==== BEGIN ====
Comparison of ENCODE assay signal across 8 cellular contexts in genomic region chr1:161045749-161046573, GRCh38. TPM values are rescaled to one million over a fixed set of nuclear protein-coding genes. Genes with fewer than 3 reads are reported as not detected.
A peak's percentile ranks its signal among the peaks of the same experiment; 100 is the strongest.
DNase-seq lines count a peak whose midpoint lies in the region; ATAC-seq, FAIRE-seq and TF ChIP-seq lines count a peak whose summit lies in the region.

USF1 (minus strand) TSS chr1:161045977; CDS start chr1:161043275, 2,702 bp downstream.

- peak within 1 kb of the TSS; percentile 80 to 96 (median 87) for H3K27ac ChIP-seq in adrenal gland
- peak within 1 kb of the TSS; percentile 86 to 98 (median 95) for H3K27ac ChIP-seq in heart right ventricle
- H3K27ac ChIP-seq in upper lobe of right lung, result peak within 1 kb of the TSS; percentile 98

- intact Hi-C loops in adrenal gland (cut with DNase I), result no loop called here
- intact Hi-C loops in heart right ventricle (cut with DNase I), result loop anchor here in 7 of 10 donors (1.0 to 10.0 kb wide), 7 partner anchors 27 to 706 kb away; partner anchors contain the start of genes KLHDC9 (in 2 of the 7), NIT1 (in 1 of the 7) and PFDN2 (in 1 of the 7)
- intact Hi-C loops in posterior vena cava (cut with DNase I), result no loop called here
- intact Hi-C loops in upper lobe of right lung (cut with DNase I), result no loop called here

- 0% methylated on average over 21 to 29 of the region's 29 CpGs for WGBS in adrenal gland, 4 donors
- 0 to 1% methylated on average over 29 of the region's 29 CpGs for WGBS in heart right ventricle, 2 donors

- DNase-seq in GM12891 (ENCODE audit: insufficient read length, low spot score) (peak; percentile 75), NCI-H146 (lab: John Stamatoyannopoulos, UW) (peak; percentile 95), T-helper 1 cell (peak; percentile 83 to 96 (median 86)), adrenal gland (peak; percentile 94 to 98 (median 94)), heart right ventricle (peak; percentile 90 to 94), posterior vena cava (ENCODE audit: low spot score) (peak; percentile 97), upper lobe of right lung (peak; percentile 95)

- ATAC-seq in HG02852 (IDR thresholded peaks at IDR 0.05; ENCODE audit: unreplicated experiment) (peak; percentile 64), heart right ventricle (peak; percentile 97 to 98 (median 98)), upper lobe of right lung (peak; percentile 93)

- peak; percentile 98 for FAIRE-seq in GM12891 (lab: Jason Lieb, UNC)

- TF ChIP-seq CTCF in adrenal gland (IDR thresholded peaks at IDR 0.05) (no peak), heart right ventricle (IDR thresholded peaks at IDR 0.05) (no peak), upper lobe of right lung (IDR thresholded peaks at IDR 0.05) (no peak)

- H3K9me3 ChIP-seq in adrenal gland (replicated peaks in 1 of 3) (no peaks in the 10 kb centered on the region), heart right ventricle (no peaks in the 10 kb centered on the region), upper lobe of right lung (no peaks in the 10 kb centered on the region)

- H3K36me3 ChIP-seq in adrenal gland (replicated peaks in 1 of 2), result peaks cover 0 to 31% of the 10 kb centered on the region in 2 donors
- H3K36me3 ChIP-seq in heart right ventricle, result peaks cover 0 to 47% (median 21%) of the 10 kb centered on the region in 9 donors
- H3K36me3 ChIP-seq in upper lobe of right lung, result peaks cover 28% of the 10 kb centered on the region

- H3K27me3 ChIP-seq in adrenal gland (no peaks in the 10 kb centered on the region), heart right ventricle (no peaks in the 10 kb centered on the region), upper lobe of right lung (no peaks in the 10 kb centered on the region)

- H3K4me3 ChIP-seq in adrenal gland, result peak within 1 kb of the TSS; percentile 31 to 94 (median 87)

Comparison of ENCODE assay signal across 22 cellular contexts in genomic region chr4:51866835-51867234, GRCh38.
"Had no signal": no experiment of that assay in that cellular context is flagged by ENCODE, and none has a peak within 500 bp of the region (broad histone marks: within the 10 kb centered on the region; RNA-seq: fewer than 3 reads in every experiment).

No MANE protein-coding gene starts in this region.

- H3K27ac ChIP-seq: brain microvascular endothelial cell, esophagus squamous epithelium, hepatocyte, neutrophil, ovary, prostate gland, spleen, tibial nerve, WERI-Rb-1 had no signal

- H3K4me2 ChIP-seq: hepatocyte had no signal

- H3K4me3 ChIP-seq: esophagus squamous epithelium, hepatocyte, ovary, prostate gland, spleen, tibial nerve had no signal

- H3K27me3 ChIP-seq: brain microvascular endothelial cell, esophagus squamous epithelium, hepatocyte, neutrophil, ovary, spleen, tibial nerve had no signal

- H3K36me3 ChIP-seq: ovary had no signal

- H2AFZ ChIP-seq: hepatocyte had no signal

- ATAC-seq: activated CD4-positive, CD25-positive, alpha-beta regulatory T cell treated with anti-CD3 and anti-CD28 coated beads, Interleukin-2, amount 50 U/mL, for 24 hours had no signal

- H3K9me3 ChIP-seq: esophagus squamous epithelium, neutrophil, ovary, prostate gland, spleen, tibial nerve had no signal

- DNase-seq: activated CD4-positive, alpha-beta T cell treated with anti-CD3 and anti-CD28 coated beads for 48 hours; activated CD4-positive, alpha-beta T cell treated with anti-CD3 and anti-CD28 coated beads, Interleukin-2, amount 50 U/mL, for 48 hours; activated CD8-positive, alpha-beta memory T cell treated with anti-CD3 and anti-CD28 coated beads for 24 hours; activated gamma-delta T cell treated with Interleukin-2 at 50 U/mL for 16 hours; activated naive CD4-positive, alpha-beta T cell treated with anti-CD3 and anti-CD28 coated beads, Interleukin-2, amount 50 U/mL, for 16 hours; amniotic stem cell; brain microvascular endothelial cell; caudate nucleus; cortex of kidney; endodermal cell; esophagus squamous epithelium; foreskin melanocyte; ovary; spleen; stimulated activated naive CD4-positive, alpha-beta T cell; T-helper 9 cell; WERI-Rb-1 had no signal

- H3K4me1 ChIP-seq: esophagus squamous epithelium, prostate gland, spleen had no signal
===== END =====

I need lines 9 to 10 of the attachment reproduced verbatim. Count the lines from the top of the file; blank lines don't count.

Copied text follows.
- intact Hi-C loops in heart right ventricle (cut with DNase I), result loop anchor here in 7 of 10 donors (1.0 to 10.0 kb wide), 7 partner anchors 27 to 706 kb away; partner anchors contain the start of genes KLHDC9 (in 2 of the 7), NIT1 (in 1 of the 7) and PFDN2 (in 1 of the 7)
- intact Hi-C loops in posterior vena cava (cut with DNase I), result no loop called here